The intro to Bassnectar’s “Science Fiction” was the closest I came to feeling excited about the sound of these towers. Before the deep dubstep-style bass lines kicked in, the swirling synthesizer sounds were genuinely exciting, possessing clarity and definition that was surely abetted by the dedicated 5-inch midrange driver. But, once the electronic bass kicked in, I felt disappointed by the lack of visceral impact and once again wished for a subwoofer.

I was having a hard time enjoying my typical test tracks, so I thought I’d cut the towers some slack and feed ’em a few easy-going classics. Riders on the Storm, Hotel California, Strawberry Fields, Bohemian Rhapsody, Brain Damage, and numerous other “audiophile” rock staples sounded quite good—likely because the mixes from that analog, vinyl-record era did not make the same demands in the deep-bass region as modern electronic music does. While the sound quality of these tracks was not up to the “you are there in the studio” quality I have heard through great systems, the Fluances rendered these classics in a more-than-serviceable manner.

The strong point of these towers is how relaxed they are when handling midrange and treble. The smooth-yet-detailed sound they conjure compliments human vocals and guitars; they provide what I’d call an easy-listening experience. At modest levels, the speakers provide an agreeable presentation with most music; you could use them to listen to jazz in the background all day long and be quite happy with the result.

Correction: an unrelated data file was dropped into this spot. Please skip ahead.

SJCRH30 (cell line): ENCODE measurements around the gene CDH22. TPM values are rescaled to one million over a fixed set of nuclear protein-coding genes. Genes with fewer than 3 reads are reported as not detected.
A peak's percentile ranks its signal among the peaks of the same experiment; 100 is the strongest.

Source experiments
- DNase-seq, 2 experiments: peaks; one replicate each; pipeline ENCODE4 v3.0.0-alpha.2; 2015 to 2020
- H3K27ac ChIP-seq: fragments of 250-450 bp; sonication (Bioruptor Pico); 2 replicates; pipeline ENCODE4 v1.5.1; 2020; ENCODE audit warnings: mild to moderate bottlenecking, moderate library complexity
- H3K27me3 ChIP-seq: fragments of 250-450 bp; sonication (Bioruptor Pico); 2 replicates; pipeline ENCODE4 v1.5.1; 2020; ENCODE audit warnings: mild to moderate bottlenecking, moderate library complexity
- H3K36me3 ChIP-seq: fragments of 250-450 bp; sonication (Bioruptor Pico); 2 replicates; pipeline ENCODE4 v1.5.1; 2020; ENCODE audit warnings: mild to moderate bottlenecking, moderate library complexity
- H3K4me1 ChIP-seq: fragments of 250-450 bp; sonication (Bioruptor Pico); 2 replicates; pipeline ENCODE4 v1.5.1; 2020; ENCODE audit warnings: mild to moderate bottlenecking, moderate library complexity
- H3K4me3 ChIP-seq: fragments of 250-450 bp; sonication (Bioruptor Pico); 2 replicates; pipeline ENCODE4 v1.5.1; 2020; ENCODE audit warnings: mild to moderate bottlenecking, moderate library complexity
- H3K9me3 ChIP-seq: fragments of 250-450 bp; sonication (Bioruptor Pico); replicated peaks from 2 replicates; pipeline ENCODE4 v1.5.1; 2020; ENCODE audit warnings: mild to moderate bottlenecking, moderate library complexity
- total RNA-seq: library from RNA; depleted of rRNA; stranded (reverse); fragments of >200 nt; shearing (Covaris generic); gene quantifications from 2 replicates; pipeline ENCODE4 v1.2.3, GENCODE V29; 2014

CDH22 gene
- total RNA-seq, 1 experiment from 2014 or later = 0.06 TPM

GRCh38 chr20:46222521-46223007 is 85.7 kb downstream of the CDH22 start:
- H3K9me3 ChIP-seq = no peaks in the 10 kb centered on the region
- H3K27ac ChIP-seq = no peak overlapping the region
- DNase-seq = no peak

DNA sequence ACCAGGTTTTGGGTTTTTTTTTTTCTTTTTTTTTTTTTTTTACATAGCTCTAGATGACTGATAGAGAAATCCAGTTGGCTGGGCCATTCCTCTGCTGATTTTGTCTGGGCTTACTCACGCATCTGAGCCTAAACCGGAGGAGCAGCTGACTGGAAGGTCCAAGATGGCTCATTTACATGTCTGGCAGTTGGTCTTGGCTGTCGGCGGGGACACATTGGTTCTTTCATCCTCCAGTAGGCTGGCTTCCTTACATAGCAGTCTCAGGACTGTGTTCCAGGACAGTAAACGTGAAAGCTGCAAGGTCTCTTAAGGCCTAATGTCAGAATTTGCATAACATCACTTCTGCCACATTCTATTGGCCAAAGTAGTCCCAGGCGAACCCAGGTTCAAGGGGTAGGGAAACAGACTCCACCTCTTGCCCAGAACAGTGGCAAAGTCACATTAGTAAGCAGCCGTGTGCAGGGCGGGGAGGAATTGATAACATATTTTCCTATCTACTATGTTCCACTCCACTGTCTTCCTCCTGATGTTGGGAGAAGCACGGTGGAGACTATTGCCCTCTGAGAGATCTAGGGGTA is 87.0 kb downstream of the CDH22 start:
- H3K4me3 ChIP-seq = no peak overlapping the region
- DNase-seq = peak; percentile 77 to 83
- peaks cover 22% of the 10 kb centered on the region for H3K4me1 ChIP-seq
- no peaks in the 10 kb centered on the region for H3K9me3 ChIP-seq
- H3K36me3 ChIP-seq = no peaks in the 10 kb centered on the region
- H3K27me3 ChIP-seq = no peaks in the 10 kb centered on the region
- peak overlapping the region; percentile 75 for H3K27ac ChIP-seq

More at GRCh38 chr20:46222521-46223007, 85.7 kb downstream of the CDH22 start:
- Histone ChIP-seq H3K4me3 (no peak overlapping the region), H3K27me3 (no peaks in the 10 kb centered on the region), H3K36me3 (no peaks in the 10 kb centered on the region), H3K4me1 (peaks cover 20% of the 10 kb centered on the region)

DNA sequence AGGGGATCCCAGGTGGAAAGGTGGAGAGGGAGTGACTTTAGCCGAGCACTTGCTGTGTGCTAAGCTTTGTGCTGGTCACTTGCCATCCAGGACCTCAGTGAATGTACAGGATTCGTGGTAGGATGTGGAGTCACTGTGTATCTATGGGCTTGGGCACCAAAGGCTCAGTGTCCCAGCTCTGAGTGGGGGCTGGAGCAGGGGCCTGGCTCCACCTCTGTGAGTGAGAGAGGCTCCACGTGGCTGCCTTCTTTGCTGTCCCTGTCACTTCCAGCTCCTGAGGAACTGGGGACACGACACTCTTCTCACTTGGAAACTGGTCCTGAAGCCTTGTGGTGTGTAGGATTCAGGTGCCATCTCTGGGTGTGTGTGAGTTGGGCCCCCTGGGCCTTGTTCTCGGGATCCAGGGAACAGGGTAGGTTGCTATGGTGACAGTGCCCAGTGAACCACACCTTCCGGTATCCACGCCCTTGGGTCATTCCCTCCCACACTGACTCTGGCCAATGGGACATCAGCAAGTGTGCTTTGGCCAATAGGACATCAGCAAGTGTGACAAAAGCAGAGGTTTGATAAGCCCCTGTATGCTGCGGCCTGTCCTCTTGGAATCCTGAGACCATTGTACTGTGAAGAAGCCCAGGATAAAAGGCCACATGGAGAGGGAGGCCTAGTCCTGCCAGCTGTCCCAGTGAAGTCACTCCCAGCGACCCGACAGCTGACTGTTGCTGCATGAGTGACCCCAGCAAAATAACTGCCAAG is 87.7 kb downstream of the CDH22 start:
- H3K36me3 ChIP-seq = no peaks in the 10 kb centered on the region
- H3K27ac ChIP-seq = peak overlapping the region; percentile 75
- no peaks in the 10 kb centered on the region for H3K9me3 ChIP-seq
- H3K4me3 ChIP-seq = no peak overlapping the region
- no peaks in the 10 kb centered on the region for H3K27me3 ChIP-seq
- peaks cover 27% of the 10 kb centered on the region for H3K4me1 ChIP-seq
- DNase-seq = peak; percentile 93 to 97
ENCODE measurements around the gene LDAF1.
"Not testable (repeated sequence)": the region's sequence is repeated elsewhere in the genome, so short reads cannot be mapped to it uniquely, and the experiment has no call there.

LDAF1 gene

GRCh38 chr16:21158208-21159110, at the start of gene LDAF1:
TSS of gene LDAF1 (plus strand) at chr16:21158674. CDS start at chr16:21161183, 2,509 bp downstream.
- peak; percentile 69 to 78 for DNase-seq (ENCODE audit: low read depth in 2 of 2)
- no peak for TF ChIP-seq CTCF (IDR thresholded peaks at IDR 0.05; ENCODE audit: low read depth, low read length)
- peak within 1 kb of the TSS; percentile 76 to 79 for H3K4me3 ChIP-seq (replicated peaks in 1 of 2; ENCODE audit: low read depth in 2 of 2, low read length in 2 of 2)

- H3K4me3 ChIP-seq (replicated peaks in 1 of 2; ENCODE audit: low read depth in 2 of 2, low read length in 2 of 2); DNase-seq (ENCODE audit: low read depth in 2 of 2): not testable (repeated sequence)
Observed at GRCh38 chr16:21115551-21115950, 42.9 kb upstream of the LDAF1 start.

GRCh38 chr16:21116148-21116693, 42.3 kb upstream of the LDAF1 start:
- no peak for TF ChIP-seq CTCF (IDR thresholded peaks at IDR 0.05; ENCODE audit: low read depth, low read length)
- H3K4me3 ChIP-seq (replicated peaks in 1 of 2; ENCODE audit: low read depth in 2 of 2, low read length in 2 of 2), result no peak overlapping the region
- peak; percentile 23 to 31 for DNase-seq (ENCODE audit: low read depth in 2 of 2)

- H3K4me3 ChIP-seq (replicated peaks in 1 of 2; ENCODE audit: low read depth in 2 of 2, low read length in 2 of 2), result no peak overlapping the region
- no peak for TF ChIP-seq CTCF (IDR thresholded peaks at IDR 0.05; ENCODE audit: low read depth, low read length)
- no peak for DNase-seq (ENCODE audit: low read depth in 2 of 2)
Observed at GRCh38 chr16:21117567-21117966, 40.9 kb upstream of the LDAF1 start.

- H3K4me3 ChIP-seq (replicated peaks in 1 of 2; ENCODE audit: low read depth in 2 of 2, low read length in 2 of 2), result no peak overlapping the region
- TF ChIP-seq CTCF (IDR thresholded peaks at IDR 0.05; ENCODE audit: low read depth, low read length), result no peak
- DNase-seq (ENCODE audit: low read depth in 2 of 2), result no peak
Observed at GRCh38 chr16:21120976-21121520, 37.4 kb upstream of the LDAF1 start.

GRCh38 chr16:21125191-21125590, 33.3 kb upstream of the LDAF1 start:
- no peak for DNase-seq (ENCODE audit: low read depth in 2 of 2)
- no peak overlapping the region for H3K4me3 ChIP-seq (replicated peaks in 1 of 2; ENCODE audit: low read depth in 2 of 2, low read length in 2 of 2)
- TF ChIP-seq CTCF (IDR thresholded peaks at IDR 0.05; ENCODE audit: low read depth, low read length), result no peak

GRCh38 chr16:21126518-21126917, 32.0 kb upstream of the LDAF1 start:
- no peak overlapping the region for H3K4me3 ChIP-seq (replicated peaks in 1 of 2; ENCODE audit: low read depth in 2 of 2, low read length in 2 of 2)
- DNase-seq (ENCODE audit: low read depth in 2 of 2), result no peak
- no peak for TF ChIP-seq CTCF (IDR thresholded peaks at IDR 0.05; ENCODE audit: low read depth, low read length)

The Fluance Signature Series speakers offer performance that appears to be in line with their $700 price point, but they do not rise to the fidelity available from some other brands. What they lack in overall finesse, they compensate for in sheer ostentatious size and—depending on your taste in towers—good looks.

Crucially, Fluance claims these towers compete with models from other manufacturers that sell for twice their price, a claim I cannot agree with. Indeed, I feel they are inferior performers when compared to all the towers I have reviewed, including those that cost under $1400 per pair.

I did not enjoy reviewing these speakers twice, and I probably would not have requested a pair to review if I had heard them first, but some good did come out of this exercise. In the end, I concluded that the Fluance Signature Series towers are not bad speakers, but they are also not all that great.

I grant that these could be exactly what someone else is looking for—tall and macho towers that will visually dominate a room. I can’t deny they measure well—the company clearly worked to get its crossover right—but as with many other speakers, adding a subwoofer or two plus a dollop of EQ would likely address complaints about the quality of the bass. As I mentioned early in this review, I didn’t do that here because I decided to evaluate these speakers in a classic 2-channel audiophile configuration.

If I were asked for a recommendation regarding the Fluance Signature Series towers, I would first point to some alternatives, but I also would not try to stop anyone from trying them out.


Windows 10 PC with Tidal (source)
Pioneer Elite SC-85 AVR
Classé Sigma AMP5